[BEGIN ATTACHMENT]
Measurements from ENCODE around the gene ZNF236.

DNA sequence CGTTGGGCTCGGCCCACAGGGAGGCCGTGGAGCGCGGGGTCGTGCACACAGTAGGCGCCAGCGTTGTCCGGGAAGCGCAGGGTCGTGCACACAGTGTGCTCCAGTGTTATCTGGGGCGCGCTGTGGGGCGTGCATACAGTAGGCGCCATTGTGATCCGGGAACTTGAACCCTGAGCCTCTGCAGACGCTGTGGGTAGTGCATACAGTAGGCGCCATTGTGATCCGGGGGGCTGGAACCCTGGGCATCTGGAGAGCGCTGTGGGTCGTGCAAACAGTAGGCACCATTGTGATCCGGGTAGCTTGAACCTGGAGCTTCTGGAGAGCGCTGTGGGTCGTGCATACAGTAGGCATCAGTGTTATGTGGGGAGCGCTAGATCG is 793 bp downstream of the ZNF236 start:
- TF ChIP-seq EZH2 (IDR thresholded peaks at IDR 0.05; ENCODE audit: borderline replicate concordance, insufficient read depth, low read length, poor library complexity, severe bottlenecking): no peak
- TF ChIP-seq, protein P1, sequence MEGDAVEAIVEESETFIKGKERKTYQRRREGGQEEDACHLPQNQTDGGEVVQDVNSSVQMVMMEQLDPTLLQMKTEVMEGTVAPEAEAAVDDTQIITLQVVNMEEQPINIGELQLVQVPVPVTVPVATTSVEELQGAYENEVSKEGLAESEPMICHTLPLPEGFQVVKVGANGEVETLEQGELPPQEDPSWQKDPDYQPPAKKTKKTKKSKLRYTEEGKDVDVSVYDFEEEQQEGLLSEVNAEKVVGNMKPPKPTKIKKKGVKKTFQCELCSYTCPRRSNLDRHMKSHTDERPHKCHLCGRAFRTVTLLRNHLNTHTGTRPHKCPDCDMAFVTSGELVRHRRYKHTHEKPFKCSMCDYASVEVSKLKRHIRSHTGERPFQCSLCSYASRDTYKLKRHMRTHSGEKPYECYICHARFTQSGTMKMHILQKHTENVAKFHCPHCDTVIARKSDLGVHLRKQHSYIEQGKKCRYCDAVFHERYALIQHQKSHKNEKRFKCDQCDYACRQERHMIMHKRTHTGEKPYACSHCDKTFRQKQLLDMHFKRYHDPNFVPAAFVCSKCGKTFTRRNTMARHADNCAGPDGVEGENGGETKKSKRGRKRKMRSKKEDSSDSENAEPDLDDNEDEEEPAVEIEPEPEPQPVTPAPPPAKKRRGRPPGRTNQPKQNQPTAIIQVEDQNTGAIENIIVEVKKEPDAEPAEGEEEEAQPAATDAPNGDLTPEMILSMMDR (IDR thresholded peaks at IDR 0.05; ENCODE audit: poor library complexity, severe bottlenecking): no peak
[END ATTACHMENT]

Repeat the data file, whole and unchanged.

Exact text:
Measurements from ENCODE around the gene ZNF236.

DNA sequence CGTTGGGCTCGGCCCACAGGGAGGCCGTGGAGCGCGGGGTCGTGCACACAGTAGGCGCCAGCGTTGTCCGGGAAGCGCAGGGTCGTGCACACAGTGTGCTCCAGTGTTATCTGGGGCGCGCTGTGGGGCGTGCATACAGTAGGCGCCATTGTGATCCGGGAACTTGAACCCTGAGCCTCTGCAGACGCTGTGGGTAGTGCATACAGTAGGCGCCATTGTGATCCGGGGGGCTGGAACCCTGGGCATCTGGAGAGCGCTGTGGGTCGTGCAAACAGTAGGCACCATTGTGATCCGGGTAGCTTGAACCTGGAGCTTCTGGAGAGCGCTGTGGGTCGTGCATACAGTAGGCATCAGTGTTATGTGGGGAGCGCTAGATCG is 793 bp downstream of the ZNF236 start:
- TF ChIP-seq EZH2 (IDR thresholded peaks at IDR 0.05; ENCODE audit: borderline replicate concordance, insufficient read depth, low read length, poor library complexity, severe bottlenecking): no peak
- TF ChIP-seq, protein P1, sequence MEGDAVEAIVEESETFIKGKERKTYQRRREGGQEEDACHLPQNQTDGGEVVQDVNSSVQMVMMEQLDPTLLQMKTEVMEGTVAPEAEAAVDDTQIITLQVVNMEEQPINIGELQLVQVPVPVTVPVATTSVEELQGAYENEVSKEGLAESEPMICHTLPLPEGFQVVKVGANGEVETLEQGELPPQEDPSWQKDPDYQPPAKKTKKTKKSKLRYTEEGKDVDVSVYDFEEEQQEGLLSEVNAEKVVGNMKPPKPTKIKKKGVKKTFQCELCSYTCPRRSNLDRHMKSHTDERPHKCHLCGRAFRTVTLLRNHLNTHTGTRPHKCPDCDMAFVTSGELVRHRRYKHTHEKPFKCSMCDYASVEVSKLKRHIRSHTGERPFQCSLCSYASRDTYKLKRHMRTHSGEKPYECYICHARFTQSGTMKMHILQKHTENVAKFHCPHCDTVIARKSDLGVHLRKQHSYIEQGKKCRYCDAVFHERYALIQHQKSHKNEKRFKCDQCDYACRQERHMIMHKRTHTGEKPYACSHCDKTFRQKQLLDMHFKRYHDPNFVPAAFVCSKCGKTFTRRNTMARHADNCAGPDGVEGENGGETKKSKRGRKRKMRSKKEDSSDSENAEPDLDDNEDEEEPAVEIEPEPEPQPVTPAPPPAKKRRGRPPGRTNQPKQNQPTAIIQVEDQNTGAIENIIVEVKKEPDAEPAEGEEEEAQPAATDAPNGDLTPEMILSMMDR (IDR thresholded peaks at IDR 0.05; ENCODE audit: poor library complexity, severe bottlenecking): no peak